MySpace tunes into iLike for €14m

MySpace has snapped up the Facebook-centric music application iLike, for around €14 million.

The founders of iLike, Ali and Hadi Partovi, created the service in 2006 backed by €11.5 million in VC funding from Ticketmaster and others. The Partovi brothers will stay on in senior management positions running the acquisition from its HQ in Seattle.
The music recommendation and online retail service boasts 55 million users, 10 million of whom are on Facebook.  
“We believe what iLike has created isn't limited to just music and should extend to all the areas important to MySpace users, such as entertainment, video, and games,” MySpace CEO Owen Van Natta said.
He said the iLike technology would complement its MySpace Music joint venture, a free music streaming and discovery platform it launched with major recording companies in September.
The application’s ability to attach itself to Apple's iTunes music store with song recommendations, include notification of upcoming concerts and Twitter posts by users favorite artists and allow users to see what their friends are listening to fits squarely onto MySpace’s re-casting of itself as an entertainment destination rather than a social platform. The application also holds a wealth of valuable demographic and rich marketing data on musical preferences of individual users.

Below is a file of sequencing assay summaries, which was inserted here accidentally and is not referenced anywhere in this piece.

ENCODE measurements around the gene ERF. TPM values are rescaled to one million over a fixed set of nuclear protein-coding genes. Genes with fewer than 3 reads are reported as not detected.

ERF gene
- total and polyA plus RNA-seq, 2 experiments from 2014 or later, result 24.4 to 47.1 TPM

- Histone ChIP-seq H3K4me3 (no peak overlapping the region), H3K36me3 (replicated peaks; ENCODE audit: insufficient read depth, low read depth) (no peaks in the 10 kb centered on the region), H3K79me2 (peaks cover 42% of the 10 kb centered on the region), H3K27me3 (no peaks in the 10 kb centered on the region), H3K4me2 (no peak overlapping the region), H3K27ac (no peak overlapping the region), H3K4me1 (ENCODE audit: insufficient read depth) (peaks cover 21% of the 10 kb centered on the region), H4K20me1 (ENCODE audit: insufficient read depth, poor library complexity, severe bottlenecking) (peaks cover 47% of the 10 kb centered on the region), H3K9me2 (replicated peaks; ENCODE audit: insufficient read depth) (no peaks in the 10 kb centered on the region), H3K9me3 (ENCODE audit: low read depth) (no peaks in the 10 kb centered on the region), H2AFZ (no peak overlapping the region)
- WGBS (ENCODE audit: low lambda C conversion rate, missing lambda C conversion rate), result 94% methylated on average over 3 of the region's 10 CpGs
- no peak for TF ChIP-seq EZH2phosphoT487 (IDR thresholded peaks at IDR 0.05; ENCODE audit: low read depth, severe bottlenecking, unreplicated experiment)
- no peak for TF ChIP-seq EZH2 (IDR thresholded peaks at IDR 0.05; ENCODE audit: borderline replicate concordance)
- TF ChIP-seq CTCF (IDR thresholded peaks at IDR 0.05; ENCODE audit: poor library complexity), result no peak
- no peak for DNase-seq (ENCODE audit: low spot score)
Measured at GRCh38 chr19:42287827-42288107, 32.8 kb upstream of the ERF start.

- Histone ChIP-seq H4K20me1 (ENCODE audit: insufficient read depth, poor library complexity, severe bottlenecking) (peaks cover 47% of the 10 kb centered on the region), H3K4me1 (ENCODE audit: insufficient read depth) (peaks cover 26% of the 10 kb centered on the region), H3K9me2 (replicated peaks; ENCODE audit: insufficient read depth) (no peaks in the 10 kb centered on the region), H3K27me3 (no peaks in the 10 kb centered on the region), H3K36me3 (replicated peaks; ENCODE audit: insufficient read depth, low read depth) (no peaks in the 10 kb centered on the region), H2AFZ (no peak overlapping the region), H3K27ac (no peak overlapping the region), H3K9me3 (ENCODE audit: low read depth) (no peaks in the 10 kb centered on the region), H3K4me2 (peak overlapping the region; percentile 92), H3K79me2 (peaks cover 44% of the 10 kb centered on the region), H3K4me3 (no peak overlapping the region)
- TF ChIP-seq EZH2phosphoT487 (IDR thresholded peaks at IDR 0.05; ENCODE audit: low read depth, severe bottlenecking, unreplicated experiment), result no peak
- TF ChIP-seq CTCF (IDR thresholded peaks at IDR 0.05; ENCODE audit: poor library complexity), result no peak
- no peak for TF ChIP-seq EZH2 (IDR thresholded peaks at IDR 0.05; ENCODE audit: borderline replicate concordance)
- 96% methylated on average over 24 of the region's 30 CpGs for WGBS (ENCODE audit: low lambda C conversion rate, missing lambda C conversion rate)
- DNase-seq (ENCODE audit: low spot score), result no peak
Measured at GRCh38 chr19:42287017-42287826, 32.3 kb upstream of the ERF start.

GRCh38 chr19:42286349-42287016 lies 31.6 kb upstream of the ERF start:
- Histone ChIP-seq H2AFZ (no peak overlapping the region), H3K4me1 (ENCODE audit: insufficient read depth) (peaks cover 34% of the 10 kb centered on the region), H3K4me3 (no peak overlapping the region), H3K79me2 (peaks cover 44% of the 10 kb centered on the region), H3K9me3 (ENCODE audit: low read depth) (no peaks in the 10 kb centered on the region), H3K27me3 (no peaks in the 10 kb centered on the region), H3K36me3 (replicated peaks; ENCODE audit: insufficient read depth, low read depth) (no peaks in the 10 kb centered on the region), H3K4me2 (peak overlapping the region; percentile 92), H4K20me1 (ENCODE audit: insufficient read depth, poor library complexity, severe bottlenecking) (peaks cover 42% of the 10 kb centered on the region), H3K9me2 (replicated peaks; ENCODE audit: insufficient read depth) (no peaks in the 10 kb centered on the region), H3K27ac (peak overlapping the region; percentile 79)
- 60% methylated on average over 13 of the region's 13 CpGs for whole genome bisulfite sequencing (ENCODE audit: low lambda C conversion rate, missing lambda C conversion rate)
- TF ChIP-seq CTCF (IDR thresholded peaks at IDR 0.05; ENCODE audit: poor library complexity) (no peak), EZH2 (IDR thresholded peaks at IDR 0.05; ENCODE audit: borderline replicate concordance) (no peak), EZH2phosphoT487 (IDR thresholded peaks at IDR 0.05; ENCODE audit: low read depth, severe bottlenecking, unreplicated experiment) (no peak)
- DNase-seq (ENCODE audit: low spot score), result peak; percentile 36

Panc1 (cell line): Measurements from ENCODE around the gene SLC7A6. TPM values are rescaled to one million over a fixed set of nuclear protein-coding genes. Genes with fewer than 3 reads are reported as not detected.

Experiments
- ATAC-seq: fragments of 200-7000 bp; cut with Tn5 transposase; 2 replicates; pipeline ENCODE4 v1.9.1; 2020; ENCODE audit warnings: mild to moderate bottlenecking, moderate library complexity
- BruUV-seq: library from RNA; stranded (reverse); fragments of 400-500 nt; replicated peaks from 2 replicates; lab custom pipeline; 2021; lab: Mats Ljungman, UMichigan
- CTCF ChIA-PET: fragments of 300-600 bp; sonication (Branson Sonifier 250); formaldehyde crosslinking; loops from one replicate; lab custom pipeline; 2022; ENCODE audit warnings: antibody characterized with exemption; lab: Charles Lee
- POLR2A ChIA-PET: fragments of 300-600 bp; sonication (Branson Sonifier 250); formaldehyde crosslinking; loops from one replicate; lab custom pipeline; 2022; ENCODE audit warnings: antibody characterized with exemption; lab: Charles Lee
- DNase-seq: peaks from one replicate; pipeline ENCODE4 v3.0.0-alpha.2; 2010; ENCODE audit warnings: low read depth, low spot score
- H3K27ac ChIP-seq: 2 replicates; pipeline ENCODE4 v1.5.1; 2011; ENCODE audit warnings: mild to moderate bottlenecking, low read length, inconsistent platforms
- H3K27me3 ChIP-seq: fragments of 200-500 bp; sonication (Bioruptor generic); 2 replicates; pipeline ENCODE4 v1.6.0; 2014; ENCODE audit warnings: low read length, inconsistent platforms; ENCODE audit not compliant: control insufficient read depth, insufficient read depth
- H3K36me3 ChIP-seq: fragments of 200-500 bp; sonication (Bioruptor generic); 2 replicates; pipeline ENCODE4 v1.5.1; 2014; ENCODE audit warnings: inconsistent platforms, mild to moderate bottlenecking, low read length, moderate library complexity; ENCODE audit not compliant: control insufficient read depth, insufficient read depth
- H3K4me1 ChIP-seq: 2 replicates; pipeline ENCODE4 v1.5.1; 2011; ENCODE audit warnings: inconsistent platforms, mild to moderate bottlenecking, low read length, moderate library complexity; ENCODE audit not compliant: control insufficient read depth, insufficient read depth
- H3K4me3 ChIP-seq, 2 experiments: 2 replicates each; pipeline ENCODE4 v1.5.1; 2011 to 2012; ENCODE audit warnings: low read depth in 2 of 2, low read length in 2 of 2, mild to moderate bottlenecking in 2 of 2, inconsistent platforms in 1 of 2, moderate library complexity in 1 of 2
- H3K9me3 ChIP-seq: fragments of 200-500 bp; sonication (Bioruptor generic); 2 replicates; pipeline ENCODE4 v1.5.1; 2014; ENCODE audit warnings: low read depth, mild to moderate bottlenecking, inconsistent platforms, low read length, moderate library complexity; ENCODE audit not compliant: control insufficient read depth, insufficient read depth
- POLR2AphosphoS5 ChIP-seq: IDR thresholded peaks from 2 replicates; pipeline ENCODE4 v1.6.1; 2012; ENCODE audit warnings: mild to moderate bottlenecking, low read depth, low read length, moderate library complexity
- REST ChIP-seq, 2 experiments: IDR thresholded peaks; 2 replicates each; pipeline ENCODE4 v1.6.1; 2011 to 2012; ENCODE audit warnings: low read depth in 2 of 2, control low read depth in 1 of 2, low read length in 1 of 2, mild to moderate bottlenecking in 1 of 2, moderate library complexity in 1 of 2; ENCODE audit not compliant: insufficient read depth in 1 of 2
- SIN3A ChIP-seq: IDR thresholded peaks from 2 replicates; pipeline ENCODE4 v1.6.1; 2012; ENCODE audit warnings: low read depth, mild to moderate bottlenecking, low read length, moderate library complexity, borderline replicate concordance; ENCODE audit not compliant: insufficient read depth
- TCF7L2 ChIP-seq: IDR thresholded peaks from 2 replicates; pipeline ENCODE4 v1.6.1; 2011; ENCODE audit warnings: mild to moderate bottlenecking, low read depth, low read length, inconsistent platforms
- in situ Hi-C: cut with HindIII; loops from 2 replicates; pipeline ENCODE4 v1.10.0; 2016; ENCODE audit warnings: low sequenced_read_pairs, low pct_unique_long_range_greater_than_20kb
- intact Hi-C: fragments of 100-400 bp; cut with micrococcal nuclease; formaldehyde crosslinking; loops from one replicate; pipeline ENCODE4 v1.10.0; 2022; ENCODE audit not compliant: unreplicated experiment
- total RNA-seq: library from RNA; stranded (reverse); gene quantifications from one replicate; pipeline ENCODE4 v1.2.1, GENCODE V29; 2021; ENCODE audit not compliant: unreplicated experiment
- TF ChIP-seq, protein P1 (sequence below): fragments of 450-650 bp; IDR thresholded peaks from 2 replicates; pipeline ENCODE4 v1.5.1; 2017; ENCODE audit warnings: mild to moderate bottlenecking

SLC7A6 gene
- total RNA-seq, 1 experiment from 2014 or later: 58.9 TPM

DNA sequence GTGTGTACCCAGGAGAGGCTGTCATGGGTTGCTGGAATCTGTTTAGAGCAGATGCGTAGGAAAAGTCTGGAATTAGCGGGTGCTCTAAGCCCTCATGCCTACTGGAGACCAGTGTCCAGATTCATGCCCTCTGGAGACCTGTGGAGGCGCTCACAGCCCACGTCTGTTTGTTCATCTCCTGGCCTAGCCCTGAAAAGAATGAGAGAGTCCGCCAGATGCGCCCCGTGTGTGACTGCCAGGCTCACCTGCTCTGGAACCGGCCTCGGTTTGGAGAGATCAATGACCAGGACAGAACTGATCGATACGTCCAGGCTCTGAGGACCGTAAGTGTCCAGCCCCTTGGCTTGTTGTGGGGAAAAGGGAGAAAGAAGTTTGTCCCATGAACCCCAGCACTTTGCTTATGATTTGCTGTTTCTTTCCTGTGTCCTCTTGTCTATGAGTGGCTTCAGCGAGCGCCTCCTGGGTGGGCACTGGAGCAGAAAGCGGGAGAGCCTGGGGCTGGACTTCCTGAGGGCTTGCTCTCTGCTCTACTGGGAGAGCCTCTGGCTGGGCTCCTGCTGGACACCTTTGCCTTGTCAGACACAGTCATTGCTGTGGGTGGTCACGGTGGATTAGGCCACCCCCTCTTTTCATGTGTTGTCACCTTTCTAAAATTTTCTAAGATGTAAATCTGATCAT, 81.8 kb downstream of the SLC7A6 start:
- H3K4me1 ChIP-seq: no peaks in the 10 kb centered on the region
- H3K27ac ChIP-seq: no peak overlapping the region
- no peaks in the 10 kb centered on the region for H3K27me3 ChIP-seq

Meanwhile Facebook is facing a civil lawsuit from five of its users who claim the social networking site violated California privacy laws.
The lawsuit, which was filed in the Orange County Superior Court, alleges that Facebook violated privacy laws by distributing personal information posted by users to third parties misleading members about how their personal information was being distributed and used.

The group of five, which includes two children who are under 13, a photographer and an actress are all suing the giant for different reasons but claim that the social networker is involved in undisclosed “data mining and harvesting practices” without disclosing those practices to members.